The Sinkhole

By taking a nice scenic drive along the desert mountains, just about an hour away from Al Seeb, you can journey off the Hawiyat Park to take a dip in Bimmah Sink Hole.  The park is just a few kilometers away from the Arabian Peninsula and is one of the most interesting tourist attractions in Oman.

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A great place to camp and cool off!
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The view from up top is breathtaking!
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I was even treated to fish nibbling pedicure.

As I venture out more, I’m starting to realize that Oman may have some

of the greenest cities in the Middle East.

Little Rock Arkansas: Retracing the steps of “The Little Rock Nine”

Nearly 5 years ago, I decided to explore my options, take a risk to travel across the globe to teach abroad in the Middle East.   At that time, the state of education had

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A collection of items donated from each of the students to the museum that was built to honor their legacy.
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These shoes belong to Elizabeth Eckford, a young  women who was brazen enough to withstand the anger, yelling and rage from segregationists when she made attempt to enter school.
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I had to capture this moment as I truly admire these unsung heroes of the Civil Rights Movement.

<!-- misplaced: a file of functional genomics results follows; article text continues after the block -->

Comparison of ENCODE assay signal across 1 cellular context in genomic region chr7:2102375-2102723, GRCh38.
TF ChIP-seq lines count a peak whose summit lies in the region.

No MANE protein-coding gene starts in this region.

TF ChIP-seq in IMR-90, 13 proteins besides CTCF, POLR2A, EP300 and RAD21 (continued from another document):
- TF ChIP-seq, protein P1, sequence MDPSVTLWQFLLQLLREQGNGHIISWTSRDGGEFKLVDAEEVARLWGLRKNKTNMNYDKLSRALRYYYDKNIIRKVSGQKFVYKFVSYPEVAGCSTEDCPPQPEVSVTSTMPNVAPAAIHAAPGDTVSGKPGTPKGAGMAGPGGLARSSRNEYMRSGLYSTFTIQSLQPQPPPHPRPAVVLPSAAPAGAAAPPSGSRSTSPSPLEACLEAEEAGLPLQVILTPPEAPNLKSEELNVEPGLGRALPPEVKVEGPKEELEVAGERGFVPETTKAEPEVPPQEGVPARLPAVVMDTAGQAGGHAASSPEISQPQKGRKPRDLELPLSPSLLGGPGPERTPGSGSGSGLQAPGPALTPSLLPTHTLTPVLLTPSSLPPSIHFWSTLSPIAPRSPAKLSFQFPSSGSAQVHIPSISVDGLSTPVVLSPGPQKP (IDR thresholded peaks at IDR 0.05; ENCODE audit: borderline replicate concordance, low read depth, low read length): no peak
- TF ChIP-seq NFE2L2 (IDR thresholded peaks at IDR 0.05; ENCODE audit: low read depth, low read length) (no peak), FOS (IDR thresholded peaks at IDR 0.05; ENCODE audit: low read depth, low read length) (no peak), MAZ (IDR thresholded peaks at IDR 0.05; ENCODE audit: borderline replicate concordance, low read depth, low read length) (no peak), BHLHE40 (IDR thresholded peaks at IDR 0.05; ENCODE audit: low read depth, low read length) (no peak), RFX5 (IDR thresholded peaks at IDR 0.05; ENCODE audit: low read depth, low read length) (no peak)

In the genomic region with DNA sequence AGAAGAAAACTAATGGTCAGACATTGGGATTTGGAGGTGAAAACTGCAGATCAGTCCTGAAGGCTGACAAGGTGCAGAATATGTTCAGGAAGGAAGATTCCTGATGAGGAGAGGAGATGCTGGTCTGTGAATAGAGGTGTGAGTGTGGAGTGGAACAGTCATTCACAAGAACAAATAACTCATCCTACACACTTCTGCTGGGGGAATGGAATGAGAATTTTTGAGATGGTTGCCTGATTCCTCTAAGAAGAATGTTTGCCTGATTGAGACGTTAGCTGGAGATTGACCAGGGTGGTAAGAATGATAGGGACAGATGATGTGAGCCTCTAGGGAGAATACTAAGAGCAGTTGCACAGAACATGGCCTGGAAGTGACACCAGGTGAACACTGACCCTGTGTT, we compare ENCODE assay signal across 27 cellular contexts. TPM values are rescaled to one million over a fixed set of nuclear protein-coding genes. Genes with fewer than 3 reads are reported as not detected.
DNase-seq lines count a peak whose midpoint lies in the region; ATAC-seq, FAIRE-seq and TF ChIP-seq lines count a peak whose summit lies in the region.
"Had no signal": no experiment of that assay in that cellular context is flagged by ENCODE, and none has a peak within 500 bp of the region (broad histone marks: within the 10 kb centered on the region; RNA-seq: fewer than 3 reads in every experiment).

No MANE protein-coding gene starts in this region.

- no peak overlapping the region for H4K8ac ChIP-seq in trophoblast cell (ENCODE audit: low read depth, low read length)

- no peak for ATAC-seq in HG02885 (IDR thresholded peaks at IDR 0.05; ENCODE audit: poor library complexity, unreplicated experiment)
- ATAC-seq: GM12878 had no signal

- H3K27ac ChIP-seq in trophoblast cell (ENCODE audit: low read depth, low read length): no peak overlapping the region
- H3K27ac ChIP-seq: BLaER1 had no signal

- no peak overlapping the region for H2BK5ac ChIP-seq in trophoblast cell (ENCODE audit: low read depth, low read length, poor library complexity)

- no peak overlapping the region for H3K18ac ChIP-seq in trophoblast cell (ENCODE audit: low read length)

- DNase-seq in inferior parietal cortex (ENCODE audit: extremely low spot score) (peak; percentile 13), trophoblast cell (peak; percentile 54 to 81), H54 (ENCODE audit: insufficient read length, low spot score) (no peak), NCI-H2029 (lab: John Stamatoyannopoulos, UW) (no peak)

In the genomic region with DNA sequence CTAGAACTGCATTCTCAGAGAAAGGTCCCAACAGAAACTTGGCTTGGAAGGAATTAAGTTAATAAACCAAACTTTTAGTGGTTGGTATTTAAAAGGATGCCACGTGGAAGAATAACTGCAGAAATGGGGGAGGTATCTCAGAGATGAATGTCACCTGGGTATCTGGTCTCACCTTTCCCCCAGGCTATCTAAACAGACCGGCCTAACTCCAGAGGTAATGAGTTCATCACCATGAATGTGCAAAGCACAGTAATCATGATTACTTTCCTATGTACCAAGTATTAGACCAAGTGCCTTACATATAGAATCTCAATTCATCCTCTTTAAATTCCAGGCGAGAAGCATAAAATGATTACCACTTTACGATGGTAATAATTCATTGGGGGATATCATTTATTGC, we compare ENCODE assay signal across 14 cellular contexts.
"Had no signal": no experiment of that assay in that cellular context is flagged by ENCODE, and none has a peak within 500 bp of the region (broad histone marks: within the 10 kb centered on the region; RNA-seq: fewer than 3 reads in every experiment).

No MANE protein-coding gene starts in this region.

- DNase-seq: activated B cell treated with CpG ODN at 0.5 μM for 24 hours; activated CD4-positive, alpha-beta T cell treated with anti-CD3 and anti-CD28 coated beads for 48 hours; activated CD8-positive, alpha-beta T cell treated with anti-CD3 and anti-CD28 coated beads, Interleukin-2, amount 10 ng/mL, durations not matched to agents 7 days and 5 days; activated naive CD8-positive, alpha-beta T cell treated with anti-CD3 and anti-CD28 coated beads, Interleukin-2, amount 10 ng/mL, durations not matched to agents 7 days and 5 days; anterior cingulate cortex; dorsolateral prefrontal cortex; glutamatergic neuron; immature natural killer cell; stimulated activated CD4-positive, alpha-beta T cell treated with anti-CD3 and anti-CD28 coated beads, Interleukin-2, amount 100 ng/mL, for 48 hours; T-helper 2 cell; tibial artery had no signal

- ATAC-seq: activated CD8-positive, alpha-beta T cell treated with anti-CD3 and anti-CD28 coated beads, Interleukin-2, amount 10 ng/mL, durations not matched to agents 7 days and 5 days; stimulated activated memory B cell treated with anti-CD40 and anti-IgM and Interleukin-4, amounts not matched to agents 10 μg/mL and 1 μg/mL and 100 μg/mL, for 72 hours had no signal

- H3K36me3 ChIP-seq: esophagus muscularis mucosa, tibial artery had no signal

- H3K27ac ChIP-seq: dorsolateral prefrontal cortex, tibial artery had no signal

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A portrait created a art student from Little Rock High School.

it’s troubles but I learned to adapt and persevere to become a passionate Special Needs Educator. I took for granted the restorative natural of travel and how easy it is to explore the United States without a passport or visa.  That’s why every Summer I create an agenda and go on a road trip to visit places and/or states I’ve never seen.  This year, one of the many places I traveled to  was Little Rock, Arkansas. I had the liberty of walking the same route nine students took nearly 60 years ago to force their way into high school to get the educated.
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The Little Rock Nine were a group of nine African American students enrolled in Little Rock Central High School in 1957. Their enrollment was followed by the Little Rock Crisis, in which the students were initially prevented from entering the racially segregated school by Orval Faubus, the Governor of Arkansas.